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The Cubs won 4-1 Saturday over the Arizona Diamondbacks at Wrigley Field. Yet that only lifted their season record to 35-52, still a distant fifth in the National League Central, although no longer challenging for the worst mark in baseball. With the new Theo Epstein-Jed Hoyer baseball brain trust more eager than ever to put its indelible stamp on the Cubs—and clear out whatever salable materials were left by Jim Hendry—Saturday was widely seen as a showcase for starting pitcher Ryan Dempster, if not left fielder Alfonso Soriano, ahead of the July 31 deadline for unrestricted trades.
If it was Dempster's last start with the Cubs, he went out in style. He threw a lot of pitches in the first inning, then more or less settled down. He hung a few split-finger fastballs, but got away with them, and left after six innings with the Cubs up 4-0. He got credit for the victory, his fifth straight, and extended his scoreless-innings streak to 33, going back to an awful start at the end of May against the San Diego Padres, when he was still winless for the season going back to last August. It's the Cubs' longest scoreless streak since Ken Holtzman also went 33 straight in 1969. What a turnaround.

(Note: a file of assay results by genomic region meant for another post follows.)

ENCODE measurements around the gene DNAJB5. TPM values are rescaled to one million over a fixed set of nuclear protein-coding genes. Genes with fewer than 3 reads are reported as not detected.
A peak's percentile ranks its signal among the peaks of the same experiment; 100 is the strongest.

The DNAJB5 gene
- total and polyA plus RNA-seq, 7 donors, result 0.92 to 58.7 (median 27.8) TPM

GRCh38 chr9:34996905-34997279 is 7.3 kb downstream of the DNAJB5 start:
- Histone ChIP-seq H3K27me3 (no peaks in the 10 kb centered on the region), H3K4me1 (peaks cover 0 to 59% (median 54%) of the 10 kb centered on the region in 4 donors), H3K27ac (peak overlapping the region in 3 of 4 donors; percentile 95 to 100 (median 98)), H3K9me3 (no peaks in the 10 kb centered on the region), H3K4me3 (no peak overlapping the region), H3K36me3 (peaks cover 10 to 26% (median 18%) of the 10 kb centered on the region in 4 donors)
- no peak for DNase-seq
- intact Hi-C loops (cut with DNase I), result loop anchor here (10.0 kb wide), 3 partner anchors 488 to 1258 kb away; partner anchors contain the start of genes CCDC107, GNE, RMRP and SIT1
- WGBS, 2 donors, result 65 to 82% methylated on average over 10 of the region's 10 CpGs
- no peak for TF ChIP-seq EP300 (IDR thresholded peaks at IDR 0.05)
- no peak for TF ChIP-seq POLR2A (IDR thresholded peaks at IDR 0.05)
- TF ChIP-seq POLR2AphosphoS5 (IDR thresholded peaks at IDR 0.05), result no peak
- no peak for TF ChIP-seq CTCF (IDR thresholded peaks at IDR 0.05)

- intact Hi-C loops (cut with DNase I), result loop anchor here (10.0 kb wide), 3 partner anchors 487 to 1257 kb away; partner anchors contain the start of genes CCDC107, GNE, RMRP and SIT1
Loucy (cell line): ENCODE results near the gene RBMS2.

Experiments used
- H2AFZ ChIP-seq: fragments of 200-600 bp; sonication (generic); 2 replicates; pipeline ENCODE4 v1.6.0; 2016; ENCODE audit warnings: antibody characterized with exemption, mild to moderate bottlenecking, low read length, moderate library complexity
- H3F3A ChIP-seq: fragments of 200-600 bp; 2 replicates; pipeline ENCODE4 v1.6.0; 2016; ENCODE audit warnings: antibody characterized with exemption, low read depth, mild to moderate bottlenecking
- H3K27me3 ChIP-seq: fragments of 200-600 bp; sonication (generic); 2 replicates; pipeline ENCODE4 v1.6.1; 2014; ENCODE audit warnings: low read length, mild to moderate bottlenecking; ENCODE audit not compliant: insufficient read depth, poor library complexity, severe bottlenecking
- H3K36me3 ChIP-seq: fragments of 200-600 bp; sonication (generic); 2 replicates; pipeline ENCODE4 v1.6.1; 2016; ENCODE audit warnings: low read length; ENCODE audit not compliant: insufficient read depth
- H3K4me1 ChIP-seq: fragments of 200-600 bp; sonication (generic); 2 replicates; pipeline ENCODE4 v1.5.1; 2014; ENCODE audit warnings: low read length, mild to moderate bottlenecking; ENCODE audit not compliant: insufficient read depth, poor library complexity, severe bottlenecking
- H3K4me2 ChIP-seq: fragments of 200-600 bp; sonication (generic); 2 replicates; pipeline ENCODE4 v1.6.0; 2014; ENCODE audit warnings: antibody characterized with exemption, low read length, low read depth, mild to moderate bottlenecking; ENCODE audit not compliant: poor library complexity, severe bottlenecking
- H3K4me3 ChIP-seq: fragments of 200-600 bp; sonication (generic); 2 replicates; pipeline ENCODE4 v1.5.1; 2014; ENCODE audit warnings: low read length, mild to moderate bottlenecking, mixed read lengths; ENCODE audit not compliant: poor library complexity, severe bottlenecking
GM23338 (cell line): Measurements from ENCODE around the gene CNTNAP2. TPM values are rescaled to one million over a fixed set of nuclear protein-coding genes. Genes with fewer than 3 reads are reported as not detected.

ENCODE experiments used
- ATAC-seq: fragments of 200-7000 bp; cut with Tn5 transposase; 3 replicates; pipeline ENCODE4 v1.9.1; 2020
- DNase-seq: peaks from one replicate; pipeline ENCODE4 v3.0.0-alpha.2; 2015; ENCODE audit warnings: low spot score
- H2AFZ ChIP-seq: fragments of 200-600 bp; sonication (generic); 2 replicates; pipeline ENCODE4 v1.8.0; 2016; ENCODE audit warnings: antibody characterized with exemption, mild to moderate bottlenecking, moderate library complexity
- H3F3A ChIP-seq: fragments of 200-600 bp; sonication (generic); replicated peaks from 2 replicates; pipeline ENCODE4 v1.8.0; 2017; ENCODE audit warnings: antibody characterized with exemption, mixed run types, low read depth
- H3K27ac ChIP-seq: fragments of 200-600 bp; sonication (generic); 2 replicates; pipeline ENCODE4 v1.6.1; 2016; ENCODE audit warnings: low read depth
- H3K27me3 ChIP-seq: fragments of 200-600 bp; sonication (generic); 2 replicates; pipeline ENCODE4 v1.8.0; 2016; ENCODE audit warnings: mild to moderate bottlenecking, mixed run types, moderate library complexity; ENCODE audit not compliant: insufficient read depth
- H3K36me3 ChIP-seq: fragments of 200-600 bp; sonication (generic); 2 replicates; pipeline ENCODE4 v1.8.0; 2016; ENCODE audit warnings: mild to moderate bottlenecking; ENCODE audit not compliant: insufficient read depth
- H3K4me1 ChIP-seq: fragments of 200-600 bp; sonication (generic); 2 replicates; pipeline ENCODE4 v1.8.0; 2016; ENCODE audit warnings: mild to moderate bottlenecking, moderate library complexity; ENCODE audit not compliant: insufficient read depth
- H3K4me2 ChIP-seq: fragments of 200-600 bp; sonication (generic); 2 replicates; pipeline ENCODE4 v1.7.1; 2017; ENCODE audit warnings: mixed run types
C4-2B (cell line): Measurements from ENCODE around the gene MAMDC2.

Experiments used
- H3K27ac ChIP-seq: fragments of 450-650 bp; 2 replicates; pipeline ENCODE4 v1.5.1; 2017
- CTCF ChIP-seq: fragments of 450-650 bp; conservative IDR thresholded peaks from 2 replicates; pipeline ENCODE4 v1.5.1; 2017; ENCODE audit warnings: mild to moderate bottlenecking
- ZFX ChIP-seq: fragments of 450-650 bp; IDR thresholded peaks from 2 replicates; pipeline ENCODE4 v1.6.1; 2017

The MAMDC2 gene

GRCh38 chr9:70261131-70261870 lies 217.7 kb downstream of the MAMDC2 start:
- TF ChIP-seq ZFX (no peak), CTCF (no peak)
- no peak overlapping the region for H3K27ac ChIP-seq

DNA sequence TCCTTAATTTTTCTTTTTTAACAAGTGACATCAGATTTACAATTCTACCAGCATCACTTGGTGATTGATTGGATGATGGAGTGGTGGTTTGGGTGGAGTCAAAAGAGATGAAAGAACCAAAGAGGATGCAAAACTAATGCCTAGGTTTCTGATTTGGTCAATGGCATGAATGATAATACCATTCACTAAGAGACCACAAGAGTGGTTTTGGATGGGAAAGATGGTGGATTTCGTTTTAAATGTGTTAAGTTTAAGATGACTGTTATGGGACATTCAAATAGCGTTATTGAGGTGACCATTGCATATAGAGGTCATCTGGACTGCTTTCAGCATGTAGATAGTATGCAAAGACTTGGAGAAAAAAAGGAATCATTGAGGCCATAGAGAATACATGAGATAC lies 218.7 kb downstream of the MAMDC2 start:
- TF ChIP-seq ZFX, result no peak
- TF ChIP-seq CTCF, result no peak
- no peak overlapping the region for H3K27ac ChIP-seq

The Cubs narrowly avoided a more disastrous turnaround in the ninth. Carlos Marmol came on, and immediately gave up a leadoff double and then a walk to bring the tying run to the plate with no outs. Suffering from deja vu in regards to Marmol's early season struggles, fans booed. The next batter, Geoff Blum—remember him, White Sox fans?—hammered one to right field, but Reed Johnson ran it down and caught it just before he crashed against the concrete wall behind the ivy. He got up and got the ball back to the infield before runners could advance. Rookie phenom first baseman Anthony Rizzo then snagged a grounder on the next batter, and started a 3-6-1 game-ending double play, with Marmol himself making a nice stretch in covering first.
Dempster makes attractive trade bait—and the Cubs' record for consecutive scoreless innings is probably out of reach anyway, at Ed Reulbach's 44 in 1908—but as for Soriano he's not likely to go anywhere, even after his two-homer, five-RBI game Friday. In the fourth, he taketh away, then gaveth, making a nice if awkward leaping catch in the well in left field, then getting alligator arms on a drive down the left-field line along the wall by the next batter, who was credited with a double. At the plate, Soriano singled and scored, but also struck out twice on high fastballs. The multimillions left on his contract make him difficult to deal, as does his tendency to succumb to good pitching and astute scouting. (Remember the 2007 and 2008 playoffs, Cubs fans?) Wrigley Field organist Gary Pressy didn't forget Fonzie's previous heroics, however; he played "Yesterday" when Soriano first came to the plate Saturday.